On occasion, even valuation data can be omitted within field book entries. The entry for Barlinnie Prison within IRS67/315 contains nothing other than the acreage of the site. This may mean that the site was exempt from increment value duty.
Helpfully, references to bordering parishes, and bordering OS sheet numbers, were included in the margins of each map. This makes it fairly simply to ascertain which map to consult in order to view neighbouring hereditaments. This is particularly important if assessing hereditaments on the edge of particular parishes or counties, as it is likely that corresponding maps will need to be checked.
It is likely that some degree of information will be available for practically all land in Scotland. However, as has been suggested, each case is dependent on where it was situated; who owned it; and by whom it was surveyed and when.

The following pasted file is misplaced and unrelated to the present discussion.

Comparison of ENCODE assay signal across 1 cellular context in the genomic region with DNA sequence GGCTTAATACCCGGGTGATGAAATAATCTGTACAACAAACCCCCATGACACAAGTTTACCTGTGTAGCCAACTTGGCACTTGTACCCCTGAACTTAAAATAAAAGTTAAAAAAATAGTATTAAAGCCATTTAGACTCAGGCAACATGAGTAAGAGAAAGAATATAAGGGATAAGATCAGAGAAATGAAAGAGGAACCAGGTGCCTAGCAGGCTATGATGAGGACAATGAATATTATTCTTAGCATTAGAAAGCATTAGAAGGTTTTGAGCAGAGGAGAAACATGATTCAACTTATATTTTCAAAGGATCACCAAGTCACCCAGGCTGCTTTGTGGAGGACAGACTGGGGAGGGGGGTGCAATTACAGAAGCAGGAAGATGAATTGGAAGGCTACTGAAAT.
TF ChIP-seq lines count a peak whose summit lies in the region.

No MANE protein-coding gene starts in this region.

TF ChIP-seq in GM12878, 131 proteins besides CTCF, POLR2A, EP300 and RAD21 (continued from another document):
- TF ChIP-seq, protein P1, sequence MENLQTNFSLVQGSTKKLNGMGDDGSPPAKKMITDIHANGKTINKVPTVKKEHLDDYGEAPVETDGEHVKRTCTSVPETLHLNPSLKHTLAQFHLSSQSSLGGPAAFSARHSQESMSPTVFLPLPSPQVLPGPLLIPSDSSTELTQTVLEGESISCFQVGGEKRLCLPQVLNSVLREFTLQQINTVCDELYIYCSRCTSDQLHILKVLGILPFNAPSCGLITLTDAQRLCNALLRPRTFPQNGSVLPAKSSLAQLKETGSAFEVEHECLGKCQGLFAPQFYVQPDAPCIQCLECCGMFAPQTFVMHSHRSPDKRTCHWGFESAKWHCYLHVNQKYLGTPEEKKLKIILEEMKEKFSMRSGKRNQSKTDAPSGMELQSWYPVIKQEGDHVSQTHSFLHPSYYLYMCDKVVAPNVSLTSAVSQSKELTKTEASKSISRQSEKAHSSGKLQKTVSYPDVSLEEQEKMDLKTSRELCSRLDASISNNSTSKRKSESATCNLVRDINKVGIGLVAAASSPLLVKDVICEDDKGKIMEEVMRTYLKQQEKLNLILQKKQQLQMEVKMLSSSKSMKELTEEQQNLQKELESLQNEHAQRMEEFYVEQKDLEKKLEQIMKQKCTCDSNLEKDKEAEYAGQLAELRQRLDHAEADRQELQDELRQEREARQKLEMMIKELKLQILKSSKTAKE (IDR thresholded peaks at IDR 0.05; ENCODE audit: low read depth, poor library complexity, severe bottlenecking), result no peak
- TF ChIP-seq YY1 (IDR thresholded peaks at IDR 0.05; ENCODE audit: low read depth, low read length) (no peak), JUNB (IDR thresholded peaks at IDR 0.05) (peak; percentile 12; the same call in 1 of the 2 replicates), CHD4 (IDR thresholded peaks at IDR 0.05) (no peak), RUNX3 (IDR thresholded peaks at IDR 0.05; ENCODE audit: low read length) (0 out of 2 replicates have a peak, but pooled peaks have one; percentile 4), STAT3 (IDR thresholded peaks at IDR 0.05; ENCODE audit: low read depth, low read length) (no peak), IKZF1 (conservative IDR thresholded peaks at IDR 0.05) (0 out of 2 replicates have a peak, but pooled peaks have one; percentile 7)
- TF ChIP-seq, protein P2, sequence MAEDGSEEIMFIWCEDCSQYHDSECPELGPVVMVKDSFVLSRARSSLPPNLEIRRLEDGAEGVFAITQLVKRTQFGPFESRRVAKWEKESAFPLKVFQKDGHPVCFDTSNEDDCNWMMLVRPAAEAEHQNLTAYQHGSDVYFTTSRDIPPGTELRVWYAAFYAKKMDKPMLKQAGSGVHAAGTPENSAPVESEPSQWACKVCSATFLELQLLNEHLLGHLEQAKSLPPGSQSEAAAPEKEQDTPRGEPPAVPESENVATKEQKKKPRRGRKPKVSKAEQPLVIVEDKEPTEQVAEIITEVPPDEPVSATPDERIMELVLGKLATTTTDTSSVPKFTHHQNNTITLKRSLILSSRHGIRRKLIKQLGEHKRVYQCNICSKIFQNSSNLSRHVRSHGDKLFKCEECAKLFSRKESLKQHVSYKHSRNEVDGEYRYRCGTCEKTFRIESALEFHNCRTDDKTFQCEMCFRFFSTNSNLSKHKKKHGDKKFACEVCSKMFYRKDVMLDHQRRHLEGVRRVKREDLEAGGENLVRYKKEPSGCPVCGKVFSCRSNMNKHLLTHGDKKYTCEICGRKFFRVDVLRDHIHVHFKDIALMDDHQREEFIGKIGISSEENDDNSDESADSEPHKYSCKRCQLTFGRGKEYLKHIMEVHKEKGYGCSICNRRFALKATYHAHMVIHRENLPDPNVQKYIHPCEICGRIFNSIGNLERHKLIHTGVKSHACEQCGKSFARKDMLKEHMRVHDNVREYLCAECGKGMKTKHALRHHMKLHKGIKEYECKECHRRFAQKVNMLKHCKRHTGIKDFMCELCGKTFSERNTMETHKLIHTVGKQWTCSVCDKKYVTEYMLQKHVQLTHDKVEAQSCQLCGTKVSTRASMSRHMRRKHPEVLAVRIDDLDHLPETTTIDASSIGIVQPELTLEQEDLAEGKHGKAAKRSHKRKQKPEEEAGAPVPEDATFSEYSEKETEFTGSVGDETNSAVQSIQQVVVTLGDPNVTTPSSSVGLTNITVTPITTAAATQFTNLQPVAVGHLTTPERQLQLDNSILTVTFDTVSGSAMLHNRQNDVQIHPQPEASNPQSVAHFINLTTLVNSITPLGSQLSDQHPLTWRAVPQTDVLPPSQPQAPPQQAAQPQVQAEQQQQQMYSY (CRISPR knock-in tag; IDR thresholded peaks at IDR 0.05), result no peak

- Geraldine Beech and Rose Mitchell, 'Maps for Family and Local History' (London, 2004).
- Brian Short, 'The Geography of England and Wales in 1910: An Evaluation of Lloyd George's "Domesday" of Landownership' (Historical Geography Research Series No.22, 1989).
- Brian Short, 'Land and Society in Edwardian Britain' (Cambridge, 1997).
- Andy Wightman, 'The Poor Had No Lawyers- Who Owns Scotland and How They Got It' (Edinburgh, 2010).
- The National Archives online guide, 'Valuation Office Survey: land value and ownership 1910-1915'.